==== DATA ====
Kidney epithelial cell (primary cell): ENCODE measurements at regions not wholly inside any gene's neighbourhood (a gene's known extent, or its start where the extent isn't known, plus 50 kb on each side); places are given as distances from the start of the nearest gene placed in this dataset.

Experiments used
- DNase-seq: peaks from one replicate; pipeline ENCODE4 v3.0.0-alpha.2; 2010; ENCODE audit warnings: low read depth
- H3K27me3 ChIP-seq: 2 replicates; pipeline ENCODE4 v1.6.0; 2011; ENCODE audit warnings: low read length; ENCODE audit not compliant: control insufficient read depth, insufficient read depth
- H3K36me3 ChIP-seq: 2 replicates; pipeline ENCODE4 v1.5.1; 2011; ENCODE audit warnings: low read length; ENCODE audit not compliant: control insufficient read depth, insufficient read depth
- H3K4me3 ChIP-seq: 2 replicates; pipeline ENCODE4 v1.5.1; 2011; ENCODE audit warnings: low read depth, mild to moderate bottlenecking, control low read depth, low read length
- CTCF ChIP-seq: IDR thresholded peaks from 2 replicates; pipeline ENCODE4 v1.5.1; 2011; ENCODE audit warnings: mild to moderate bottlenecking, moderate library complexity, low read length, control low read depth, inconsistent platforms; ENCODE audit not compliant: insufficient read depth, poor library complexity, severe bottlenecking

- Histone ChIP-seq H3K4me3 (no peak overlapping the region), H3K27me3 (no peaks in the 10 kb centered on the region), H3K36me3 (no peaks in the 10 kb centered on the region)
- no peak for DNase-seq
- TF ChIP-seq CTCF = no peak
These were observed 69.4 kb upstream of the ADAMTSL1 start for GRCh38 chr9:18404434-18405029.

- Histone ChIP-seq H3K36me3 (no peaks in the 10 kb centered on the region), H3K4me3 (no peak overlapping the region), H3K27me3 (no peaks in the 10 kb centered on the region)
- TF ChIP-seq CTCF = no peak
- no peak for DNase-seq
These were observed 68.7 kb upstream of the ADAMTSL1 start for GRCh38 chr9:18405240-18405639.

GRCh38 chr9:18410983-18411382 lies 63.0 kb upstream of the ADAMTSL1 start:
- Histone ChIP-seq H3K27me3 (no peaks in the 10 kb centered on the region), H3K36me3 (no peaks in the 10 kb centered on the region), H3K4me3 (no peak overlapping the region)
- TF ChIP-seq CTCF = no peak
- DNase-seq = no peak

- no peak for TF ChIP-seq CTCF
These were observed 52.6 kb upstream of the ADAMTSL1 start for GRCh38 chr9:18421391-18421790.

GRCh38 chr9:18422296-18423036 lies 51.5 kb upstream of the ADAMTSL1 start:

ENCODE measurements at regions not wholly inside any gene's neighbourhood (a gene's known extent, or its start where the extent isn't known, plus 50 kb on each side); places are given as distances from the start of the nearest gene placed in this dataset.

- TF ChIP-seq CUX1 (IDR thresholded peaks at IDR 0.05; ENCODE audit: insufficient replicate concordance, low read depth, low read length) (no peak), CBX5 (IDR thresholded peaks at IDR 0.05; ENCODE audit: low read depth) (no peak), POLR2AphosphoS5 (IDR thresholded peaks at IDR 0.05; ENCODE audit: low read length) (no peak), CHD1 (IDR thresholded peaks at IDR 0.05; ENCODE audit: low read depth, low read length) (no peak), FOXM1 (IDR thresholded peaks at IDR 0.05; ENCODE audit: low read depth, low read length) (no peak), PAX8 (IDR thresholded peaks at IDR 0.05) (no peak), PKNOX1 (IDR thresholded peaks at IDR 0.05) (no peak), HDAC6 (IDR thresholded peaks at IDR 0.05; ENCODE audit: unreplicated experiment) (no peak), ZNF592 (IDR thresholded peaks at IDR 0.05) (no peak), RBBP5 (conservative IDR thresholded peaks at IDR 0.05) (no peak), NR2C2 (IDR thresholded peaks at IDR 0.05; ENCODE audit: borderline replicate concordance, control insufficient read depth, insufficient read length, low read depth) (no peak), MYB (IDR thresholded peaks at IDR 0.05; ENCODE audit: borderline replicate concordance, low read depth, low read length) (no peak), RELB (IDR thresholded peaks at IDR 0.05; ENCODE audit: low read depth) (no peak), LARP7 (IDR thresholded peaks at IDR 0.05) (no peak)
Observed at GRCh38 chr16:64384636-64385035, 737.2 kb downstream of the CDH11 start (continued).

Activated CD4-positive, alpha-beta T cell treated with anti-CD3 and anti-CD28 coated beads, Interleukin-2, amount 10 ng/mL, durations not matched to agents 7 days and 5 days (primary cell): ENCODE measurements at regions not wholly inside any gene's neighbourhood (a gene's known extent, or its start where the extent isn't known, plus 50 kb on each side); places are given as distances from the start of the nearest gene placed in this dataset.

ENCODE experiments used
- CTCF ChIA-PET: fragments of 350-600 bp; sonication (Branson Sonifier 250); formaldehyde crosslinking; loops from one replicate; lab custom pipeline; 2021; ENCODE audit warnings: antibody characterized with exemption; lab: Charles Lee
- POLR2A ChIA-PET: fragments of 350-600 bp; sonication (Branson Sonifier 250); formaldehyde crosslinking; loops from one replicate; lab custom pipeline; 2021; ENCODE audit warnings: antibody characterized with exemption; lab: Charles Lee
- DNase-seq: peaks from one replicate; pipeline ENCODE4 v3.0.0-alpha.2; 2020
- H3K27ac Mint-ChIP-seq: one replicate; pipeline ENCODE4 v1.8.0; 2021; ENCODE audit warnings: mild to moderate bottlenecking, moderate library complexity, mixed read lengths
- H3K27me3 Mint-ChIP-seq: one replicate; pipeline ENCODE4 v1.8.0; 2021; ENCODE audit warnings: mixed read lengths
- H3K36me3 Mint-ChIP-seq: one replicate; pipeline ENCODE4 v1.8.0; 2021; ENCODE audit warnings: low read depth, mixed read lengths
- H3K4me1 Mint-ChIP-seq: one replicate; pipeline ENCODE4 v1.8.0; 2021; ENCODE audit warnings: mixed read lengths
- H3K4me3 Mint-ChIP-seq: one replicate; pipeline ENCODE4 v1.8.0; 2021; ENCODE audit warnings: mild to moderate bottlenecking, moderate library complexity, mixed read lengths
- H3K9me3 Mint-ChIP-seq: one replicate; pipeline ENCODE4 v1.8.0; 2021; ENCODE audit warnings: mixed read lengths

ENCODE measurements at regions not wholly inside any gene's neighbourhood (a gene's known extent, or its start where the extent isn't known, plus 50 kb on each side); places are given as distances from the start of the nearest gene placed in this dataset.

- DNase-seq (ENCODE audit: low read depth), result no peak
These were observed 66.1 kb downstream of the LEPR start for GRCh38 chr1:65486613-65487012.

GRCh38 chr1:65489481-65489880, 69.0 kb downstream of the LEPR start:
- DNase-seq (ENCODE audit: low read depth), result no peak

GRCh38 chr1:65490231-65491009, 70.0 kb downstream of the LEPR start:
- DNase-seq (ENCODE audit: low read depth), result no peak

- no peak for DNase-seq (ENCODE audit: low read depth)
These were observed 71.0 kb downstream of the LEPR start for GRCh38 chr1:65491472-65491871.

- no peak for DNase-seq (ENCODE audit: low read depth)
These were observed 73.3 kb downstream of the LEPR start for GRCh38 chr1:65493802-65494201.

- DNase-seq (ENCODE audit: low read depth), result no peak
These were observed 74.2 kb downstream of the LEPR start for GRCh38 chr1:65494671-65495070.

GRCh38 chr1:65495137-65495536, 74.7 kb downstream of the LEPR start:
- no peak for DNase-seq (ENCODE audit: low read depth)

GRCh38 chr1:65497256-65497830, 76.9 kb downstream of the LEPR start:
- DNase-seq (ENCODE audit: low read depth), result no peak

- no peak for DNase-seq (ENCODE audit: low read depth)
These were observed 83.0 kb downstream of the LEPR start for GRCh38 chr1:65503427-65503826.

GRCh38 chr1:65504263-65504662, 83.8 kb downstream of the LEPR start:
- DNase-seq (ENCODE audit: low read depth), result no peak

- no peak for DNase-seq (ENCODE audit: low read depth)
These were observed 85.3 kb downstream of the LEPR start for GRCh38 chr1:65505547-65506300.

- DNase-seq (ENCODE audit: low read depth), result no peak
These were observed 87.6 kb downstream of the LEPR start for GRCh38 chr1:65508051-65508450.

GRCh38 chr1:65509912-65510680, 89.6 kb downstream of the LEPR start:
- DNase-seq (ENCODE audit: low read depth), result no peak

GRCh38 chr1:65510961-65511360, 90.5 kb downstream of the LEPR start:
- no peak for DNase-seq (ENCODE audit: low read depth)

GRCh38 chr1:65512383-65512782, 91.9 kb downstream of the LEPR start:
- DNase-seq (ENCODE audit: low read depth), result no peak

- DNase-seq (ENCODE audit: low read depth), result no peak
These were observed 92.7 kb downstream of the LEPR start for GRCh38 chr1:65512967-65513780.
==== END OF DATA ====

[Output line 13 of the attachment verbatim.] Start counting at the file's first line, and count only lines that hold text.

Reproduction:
- TF ChIP-seq CTCF = no peak